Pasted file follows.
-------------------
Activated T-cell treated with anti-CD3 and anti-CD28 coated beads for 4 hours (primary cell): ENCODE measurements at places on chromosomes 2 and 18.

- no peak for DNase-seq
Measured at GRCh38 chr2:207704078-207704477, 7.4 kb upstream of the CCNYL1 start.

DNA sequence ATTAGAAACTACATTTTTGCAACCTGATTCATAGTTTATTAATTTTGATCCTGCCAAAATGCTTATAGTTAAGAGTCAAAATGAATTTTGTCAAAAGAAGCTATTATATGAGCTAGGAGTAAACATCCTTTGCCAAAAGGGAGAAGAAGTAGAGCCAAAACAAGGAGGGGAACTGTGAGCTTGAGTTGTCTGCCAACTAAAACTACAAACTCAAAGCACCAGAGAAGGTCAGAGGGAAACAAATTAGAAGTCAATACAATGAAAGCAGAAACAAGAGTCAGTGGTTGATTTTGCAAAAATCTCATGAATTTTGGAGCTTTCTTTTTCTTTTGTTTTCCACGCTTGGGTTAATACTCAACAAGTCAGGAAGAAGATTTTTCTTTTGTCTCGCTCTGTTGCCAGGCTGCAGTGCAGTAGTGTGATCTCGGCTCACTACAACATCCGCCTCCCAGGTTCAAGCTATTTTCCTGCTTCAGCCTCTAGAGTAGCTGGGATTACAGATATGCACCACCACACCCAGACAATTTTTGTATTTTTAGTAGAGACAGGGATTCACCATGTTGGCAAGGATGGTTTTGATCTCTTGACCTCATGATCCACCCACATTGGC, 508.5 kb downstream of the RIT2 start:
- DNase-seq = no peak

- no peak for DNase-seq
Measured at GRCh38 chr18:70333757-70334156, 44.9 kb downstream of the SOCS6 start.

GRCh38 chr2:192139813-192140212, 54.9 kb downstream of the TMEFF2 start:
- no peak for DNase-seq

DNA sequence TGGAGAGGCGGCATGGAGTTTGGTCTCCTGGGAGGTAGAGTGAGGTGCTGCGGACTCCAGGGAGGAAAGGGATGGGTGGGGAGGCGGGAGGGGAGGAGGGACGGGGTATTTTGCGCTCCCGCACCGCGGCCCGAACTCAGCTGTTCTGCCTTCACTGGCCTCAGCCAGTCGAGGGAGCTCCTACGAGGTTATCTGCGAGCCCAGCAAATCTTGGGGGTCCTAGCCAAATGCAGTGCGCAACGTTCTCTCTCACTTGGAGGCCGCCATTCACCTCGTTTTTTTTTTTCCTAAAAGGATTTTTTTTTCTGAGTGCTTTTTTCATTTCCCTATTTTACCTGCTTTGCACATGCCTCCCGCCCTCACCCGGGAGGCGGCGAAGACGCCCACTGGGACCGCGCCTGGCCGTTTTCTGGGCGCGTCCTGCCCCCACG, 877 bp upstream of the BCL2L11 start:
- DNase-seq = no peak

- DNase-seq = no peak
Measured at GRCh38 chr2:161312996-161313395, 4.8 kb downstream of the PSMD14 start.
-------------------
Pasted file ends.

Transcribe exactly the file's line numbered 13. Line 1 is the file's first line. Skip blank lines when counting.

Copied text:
Measured at GRCh38 chr2:161312996-161313395, 4.8 kb downstream of the PSMD14 start.